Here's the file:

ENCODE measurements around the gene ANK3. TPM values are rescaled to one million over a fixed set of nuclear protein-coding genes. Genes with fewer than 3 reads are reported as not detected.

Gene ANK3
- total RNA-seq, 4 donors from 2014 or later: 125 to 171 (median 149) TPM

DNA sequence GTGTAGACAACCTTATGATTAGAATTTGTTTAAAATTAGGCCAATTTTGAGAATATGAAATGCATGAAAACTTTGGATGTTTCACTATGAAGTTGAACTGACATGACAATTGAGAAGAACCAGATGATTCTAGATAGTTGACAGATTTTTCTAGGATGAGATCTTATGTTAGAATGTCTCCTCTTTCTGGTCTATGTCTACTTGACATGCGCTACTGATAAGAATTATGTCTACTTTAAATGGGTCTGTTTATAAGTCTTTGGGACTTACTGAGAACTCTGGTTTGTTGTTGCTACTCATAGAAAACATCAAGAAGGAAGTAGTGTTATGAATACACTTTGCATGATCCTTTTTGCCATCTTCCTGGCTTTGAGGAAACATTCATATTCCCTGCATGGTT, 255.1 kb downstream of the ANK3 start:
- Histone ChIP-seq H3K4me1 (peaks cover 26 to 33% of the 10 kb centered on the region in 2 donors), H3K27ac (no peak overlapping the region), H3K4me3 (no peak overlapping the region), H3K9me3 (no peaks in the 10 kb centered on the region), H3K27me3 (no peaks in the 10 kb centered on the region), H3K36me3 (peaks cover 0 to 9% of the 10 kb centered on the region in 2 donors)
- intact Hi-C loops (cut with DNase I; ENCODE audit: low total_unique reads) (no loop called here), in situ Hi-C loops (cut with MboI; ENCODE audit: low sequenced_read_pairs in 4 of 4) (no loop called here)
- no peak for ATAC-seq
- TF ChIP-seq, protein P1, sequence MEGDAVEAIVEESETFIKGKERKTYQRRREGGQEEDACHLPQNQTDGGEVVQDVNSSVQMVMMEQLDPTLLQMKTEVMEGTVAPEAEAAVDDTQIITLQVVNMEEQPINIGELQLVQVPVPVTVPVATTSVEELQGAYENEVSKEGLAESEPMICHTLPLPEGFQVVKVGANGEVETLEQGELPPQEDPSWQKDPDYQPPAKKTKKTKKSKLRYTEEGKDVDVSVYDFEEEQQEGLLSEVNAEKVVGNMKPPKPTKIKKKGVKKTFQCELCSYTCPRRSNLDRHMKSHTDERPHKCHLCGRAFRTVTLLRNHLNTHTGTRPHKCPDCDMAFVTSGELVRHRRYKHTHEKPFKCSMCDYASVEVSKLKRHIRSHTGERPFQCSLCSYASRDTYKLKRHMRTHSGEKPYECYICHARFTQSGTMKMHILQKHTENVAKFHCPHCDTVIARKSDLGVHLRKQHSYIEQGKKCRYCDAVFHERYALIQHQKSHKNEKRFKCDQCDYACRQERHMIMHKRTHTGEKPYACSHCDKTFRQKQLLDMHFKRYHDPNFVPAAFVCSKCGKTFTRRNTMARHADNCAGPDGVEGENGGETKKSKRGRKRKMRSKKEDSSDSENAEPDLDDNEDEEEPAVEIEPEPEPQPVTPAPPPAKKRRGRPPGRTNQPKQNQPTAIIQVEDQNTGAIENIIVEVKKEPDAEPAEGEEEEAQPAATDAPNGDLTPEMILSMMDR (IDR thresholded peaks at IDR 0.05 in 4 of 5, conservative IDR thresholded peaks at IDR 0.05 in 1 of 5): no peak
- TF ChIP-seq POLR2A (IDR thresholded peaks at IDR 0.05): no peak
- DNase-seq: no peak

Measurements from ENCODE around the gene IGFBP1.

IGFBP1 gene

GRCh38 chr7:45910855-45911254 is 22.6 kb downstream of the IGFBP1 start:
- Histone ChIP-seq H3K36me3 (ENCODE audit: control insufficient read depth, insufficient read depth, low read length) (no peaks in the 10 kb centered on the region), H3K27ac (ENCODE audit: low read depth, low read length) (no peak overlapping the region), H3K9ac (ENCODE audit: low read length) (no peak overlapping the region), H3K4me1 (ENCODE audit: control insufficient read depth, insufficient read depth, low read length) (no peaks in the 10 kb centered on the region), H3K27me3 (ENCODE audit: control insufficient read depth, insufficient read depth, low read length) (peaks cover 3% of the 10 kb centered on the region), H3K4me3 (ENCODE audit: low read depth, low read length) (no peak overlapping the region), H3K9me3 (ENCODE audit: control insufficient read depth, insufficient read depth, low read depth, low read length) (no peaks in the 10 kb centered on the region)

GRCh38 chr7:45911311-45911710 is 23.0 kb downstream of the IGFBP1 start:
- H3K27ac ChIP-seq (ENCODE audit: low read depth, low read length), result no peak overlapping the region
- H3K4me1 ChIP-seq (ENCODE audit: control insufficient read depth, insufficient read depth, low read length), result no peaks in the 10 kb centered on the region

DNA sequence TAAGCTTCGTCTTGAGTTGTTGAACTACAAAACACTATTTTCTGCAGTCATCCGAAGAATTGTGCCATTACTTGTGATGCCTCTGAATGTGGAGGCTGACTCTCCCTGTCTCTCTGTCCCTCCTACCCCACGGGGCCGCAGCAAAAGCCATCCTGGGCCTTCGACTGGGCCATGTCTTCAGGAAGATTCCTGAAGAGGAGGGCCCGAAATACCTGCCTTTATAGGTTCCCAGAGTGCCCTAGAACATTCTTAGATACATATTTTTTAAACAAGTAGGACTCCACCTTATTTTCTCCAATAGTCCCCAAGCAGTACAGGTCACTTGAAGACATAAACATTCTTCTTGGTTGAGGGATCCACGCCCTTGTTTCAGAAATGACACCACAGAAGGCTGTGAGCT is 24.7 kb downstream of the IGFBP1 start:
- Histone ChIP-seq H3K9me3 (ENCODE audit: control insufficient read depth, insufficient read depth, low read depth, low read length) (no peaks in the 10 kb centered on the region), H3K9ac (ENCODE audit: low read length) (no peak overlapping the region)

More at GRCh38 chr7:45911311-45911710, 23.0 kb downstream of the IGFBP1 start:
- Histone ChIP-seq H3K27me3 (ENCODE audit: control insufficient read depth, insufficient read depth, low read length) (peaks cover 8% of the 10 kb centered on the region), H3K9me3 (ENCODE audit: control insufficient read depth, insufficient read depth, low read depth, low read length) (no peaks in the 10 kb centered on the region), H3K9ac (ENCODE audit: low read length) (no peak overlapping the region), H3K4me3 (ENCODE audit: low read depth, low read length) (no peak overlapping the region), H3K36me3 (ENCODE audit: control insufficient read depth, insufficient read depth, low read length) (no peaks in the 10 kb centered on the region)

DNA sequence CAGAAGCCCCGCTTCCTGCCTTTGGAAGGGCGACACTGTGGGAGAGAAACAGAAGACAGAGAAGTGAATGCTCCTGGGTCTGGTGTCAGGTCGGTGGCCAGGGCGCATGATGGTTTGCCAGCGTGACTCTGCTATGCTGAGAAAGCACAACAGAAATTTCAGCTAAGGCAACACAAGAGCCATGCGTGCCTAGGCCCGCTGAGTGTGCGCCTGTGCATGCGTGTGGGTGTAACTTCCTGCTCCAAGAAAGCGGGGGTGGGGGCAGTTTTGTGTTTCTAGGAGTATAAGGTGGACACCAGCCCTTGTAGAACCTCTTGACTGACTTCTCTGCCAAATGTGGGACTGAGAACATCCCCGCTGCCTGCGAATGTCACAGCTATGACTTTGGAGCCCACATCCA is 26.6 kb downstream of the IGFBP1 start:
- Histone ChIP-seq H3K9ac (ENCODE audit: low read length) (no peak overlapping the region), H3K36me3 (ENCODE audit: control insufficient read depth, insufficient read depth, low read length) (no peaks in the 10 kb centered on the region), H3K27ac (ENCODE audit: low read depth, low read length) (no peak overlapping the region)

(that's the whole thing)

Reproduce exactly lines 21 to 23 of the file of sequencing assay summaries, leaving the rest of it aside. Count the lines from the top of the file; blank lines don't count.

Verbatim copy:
- Histone ChIP-seq H3K27me3 (ENCODE audit: control insufficient read depth, insufficient read depth, low read length) (peaks cover 8% of the 10 kb centered on the region), H3K9me3 (ENCODE audit: control insufficient read depth, insufficient read depth, low read depth, low read length) (no peaks in the 10 kb centered on the region), H3K9ac (ENCODE audit: low read length) (no peak overlapping the region), H3K4me3 (ENCODE audit: low read depth, low read length) (no peak overlapping the region), H3K36me3 (ENCODE audit: control insufficient read depth, insufficient read depth, low read length) (no peaks in the 10 kb centered on the region)

DNA sequence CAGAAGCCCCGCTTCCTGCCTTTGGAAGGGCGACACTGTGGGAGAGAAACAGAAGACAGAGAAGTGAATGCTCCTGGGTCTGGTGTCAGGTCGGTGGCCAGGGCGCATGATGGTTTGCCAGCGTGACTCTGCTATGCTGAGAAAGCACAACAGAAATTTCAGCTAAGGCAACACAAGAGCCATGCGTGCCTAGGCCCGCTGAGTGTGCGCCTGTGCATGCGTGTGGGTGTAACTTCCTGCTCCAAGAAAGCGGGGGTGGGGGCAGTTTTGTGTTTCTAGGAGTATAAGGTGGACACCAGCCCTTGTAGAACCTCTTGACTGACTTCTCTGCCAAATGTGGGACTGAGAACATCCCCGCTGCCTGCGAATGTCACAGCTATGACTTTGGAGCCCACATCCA is 26.6 kb downstream of the IGFBP1 start:
- Histone ChIP-seq H3K9ac (ENCODE audit: low read length) (no peak overlapping the region), H3K36me3 (ENCODE audit: control insufficient read depth, insufficient read depth, low read length) (no peaks in the 10 kb centered on the region), H3K27ac (ENCODE audit: low read depth, low read length) (no peak overlapping the region)